|illustration by Trịnh Lập
By Nguyễn Mỹ Hà
A couple of days ago, I was surprised to see the heading of a Facebook post by my friend that read “I will make you brightest on social media tonight!”
It turns out the quote was a threat made by a patient to a doctor, who was supposed to treat her eye, for which she was in hospital at night.
The incident took place at the National Institute of Ophthalmology in downtown Hà Nội. As a specialised hospital, many severely-ill patients from provinces in the north come here for the best treatment available in a public hospital.
As it’s located in Hà Nội, other patients in the city can come here for less severe injuries.
At the hospital, you also have the choice to pay extra for other services.
And this is where the issue started.
Even patients who paid extra need to wait in line, as doctors have to triage the cases and prioritise the emergencies.
“During my night shift, there were nine emergency cases, seven of which needed medical intervention as soon as possible,” she writes. “All of them had to go through paperwork and wait their turn. If we had nine operation rooms and nine doctors on duty, then all of them would be treated right away!”
“But it was not the case, so the 10th patient, who came in at 7.30pm with a minor scratch on her eye, after waiting for 30 minutes, came up to me and personally said the sentence I quoted.”
Eye injuries are usually not life-threatening, but an eye surgeon usually performs micro-surgeries, which require a different level of expertise. A tiny error can result in greater damage to one’s eyesight or worse, cause them to go blind.
No public records are available for such abuse or attacks against medical staff in the workplace.
“You know why medical staff are under attack?” the patient was reported as saying, “because you make patients wait this long!”
According to the latest Decision on Crime Prevention and Illegal Acts at Medical Establishments across the country signed by the Minister of Health in January 2019, notorious cases have been recorded, attracting a lot of public attention. These include a medical worker on duty who was stabbed by a patient’s relatives; two doctors attacked by a husband after they operated on his wife to save their unborn child but could not save the mother; and worse, a doctor on duty who was stabbed to death at Thái Bình General Hospital in 2011.
There are no current laws to protect practising medical workers against verbal and physical attacks. Even under threat of physical violence, doctors cannot refuse to use their expertise to save lives.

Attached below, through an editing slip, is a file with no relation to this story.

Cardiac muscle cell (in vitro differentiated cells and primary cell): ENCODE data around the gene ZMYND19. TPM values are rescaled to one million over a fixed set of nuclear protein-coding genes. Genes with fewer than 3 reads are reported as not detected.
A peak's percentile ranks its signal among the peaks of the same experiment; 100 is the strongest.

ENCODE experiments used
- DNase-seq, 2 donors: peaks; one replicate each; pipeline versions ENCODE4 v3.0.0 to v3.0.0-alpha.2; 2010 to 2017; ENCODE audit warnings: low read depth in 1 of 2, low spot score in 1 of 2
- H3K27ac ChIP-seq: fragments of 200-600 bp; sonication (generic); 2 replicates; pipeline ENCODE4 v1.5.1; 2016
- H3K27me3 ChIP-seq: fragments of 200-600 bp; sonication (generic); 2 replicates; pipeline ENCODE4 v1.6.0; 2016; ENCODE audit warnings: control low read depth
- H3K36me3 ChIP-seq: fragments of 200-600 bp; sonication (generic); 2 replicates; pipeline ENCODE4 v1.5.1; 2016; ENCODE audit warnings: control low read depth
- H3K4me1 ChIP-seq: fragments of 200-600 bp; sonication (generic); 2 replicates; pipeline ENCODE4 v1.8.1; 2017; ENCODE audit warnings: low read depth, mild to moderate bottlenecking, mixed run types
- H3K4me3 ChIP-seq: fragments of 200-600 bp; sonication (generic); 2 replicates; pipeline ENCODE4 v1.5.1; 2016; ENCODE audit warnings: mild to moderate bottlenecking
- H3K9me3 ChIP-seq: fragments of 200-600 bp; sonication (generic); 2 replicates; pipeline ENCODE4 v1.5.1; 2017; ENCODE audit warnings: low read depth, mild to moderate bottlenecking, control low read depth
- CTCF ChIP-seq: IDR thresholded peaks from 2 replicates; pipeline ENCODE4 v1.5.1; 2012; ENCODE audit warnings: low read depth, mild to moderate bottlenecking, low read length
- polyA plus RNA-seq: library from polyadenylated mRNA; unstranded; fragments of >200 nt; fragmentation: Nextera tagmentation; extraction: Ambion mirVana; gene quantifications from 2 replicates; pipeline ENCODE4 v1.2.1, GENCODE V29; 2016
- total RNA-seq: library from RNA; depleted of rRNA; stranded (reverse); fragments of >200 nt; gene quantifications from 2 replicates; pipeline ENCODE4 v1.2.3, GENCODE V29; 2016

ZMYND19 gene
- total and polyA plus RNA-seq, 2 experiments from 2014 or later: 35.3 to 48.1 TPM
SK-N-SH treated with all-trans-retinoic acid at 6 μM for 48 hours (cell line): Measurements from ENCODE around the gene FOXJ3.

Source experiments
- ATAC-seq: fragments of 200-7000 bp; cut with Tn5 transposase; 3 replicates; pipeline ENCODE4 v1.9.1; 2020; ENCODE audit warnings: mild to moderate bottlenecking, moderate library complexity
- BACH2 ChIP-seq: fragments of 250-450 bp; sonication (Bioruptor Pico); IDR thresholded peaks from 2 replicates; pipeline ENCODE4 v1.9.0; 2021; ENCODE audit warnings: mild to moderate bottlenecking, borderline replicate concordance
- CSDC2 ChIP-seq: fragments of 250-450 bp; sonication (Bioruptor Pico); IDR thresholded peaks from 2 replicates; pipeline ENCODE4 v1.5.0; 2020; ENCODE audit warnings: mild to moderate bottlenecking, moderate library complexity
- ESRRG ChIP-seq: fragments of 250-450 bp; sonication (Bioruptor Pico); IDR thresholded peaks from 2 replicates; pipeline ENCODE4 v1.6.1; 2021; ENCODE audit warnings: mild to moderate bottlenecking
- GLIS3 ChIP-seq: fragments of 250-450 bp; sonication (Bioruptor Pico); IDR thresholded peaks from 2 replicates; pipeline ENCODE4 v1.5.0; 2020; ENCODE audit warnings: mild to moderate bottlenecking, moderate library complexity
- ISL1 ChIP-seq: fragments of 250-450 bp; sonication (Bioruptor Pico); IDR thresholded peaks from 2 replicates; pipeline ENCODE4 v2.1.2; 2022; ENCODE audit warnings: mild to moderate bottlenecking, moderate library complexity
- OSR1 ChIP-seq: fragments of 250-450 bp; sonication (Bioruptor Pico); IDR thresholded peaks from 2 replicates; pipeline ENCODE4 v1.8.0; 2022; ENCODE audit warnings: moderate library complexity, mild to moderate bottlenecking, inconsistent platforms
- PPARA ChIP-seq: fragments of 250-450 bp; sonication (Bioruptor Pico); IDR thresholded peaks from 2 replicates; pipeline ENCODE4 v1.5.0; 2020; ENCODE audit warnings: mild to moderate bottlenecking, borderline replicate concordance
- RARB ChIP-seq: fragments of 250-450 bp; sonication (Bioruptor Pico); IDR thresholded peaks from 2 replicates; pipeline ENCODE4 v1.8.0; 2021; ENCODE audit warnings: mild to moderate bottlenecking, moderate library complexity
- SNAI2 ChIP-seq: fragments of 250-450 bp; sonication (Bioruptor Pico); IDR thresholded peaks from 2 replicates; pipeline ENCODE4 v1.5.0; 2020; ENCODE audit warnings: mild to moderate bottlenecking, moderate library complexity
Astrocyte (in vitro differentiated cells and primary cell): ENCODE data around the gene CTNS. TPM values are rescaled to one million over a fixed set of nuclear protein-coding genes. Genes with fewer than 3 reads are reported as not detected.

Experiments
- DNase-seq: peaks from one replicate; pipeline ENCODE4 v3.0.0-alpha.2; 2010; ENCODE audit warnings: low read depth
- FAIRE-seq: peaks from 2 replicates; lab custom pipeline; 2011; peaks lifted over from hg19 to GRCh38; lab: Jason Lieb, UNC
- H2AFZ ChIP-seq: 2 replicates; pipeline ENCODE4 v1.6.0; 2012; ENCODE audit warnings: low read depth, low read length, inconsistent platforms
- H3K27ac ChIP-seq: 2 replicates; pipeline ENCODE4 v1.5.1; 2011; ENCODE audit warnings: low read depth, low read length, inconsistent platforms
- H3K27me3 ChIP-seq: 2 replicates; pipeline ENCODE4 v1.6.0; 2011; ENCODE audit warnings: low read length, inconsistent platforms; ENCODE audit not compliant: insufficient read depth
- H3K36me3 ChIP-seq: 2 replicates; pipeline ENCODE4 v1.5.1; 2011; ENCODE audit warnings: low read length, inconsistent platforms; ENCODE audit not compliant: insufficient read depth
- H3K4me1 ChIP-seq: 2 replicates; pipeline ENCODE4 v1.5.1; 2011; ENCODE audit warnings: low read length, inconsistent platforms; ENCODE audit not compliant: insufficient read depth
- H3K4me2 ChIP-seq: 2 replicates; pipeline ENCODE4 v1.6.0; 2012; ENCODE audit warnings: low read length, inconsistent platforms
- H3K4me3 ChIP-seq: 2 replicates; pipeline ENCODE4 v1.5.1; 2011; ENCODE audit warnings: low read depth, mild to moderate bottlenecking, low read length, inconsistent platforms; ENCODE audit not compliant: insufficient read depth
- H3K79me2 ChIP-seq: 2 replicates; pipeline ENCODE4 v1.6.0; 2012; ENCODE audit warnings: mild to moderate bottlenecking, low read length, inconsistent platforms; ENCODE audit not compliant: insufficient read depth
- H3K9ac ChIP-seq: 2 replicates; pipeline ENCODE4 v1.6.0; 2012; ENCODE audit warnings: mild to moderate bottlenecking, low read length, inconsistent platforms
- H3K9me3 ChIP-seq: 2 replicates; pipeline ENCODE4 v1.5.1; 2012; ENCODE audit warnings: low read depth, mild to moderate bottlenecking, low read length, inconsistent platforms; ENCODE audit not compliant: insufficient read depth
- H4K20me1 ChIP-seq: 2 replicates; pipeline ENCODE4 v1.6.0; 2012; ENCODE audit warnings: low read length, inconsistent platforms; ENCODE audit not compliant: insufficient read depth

In the incident at the Institute of Ophthalmology, the doctor who assessed incoming patients could refer less-severely injured patients to a nearby clinic instead of accepting them. Secondly, in the exam room, hospital security had to do their job, which was escorting the patient to the waiting room area.
“We had to treat a patient with ocular rupture, scleral-corneal laceration, another had intraocular tissue laceration from being kicked in the eye by a rooster, and another one with endophthalmitis.”
The content of this decision aims at raising awareness among local administrative bodies, medical staff at all establishments across the country and families of incoming patients in order to reduce the crime rate targeting medical staff at work.
By the end of 2020, the decision aims to reduce crimes by between 15 and 20 per cent from the 22 cases recorded in 2017, enforcing security protection at all medical establishments in the country and ensure over 90 per cent of medical staff are fully aware of the current regulations to fight crime in the workplace. More than 90 per cent of the hospital and medical offices are also connected to and receive assistance from local police offices.
The decision also sets a goal for 2030 to raise all the above-mentioned targets to 100 per cent.
Back to the case at the Institute of Ophthalmology, the incident could have been peacefully resolved if the hospital’s security guards came to restore public order or escorted the patient to another quiet area so that doctors can continue their work.
And the threat to make her shine brightest on social media could have been avoided had a “No Photos Taking” sign been put up in the examining rooms of hospitals.
“At 9.30pm, we completed all the emergency cases scheduled during the day, then we had a quick bite for dinner and returned to the operation room at 10pm for yet another emergency case. At 11.40pm, a call came in, ‘Can you come down, a patient has been hit by a rake in the eyes’. Our night shift continued until next morning.”
Among the comments below that post, many strangers expressed sympathy with medical workers, understanding the limitations of over-flowing public hospitals and urging patients and their families to be more understanding of the situation and respect medical decisions.
“You did shine brightest tonight,” reads one comment, “but for a good reason. Keep calm and keep saving more eyes!” VNS